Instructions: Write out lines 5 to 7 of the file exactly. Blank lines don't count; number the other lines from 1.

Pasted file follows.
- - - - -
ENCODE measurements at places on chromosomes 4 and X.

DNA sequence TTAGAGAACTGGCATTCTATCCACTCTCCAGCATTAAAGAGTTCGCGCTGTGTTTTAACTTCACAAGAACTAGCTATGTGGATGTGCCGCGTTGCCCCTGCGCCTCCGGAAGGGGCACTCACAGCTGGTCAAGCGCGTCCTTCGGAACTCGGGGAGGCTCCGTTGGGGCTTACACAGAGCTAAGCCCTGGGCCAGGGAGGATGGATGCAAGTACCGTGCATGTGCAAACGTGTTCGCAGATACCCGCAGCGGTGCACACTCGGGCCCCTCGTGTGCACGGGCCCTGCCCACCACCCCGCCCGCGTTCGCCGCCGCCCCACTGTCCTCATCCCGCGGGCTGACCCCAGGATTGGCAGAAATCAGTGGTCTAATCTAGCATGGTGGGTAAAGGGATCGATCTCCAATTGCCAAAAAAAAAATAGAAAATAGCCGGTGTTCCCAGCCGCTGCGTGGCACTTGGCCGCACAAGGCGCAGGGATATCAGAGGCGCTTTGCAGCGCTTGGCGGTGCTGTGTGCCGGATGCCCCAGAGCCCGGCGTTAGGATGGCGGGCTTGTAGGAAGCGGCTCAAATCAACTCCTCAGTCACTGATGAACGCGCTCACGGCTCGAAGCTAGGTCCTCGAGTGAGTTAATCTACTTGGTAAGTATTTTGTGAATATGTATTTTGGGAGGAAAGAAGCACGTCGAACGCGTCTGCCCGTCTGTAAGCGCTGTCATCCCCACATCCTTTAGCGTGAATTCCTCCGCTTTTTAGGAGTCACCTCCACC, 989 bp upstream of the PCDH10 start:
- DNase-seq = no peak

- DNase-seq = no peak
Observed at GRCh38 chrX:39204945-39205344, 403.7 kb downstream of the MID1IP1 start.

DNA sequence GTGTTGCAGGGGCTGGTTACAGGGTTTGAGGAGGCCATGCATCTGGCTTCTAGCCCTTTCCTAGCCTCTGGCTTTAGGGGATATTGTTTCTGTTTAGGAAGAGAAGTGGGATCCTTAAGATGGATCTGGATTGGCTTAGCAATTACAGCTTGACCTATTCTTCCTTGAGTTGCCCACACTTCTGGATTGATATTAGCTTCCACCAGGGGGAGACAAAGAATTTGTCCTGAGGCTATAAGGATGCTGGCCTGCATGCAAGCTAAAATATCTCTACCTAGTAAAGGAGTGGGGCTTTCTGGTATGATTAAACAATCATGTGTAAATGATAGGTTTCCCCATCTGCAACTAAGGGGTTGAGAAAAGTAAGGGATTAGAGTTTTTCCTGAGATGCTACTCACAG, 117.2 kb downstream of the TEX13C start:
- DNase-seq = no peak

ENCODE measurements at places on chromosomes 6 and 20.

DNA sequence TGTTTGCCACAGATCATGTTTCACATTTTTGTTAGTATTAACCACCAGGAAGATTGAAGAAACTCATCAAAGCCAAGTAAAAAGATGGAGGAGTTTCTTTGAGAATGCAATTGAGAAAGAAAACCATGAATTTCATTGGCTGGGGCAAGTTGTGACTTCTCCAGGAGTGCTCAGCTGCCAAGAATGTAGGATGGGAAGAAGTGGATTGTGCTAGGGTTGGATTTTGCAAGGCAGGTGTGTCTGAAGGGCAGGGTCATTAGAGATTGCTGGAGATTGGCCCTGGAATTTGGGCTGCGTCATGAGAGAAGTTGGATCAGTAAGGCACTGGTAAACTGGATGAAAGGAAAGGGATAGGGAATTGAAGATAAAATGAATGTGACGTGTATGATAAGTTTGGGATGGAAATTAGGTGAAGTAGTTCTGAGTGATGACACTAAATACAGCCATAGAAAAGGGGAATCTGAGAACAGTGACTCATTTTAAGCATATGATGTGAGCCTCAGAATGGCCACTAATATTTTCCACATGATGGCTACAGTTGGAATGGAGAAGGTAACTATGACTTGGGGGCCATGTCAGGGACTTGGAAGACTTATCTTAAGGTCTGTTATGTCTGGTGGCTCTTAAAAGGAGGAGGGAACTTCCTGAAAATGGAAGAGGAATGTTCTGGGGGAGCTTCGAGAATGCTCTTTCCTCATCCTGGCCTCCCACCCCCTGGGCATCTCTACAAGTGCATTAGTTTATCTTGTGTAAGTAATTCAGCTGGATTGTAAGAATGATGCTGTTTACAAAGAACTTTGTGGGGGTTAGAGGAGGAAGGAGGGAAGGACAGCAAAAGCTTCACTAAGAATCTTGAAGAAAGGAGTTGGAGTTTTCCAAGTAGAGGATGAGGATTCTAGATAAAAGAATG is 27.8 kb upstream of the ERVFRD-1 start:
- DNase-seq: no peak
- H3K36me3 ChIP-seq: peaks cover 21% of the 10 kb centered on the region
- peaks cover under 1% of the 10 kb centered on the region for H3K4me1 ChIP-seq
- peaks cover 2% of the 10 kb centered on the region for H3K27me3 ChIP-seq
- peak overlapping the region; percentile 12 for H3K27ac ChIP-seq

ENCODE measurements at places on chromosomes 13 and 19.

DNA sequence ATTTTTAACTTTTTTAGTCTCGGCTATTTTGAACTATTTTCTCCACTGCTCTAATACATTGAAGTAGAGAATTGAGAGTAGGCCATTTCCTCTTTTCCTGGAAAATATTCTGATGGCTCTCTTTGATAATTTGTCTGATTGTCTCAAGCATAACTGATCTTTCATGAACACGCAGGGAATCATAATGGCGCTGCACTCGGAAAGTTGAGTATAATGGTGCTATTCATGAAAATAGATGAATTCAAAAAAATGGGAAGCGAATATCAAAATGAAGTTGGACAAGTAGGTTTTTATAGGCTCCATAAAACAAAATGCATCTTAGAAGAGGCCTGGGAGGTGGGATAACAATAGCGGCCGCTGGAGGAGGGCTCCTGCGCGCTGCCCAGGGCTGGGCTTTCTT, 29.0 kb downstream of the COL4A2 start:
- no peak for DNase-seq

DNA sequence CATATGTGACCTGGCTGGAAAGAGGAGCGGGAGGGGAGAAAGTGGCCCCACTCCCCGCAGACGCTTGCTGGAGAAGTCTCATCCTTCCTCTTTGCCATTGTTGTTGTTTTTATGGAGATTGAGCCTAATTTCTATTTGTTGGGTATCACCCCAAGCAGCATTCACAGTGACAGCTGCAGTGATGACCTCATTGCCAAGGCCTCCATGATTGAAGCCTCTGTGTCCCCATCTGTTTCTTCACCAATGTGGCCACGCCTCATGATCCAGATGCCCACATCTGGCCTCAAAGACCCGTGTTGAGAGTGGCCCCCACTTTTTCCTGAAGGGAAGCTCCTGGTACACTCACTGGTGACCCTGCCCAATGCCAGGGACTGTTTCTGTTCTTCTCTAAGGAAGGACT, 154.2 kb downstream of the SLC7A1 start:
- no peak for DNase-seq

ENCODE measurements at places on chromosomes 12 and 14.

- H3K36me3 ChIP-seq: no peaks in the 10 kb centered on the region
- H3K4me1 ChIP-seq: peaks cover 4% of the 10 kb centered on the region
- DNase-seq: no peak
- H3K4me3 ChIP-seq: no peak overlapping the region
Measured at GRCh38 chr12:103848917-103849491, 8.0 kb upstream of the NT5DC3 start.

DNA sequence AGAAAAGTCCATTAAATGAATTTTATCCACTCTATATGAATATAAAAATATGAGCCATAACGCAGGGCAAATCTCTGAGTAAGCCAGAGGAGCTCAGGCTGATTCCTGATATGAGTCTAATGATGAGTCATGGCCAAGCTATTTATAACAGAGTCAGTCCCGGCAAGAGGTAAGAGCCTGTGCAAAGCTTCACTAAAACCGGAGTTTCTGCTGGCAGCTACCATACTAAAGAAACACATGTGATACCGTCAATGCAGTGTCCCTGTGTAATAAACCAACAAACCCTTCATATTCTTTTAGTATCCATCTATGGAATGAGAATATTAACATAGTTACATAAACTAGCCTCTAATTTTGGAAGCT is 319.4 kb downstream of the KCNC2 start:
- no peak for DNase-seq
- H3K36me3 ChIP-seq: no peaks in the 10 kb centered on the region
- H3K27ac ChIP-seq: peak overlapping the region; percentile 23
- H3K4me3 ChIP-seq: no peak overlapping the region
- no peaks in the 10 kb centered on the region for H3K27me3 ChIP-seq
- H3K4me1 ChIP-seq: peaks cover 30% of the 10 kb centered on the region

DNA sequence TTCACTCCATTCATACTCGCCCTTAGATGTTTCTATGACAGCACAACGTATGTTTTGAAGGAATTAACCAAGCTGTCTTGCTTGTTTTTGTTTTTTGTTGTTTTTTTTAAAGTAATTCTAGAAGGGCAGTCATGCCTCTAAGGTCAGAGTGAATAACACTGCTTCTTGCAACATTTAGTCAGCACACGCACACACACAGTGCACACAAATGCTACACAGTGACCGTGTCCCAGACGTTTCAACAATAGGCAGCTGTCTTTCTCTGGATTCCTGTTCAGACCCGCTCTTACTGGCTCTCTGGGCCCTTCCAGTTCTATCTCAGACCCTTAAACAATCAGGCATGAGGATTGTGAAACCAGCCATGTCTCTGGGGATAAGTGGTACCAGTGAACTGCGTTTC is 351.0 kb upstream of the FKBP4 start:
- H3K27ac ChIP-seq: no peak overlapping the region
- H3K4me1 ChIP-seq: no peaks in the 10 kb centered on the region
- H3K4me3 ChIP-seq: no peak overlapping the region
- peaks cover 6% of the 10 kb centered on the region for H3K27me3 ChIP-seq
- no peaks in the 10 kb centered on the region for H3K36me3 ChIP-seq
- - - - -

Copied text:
Observed at GRCh38 chrX:39204945-39205344, 403.7 kb downstream of the MID1IP1 start.

DNA sequence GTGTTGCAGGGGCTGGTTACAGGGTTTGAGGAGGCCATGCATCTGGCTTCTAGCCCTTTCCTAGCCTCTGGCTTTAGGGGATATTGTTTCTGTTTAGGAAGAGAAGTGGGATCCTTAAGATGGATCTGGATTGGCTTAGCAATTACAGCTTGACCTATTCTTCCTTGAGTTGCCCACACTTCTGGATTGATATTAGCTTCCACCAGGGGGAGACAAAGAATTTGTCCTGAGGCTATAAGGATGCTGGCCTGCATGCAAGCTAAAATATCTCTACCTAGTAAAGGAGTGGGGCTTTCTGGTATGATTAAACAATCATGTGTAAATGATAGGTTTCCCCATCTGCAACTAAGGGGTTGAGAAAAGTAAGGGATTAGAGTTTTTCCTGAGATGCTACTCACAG, 117.2 kb downstream of the TEX13C start:
- DNase-seq = no peak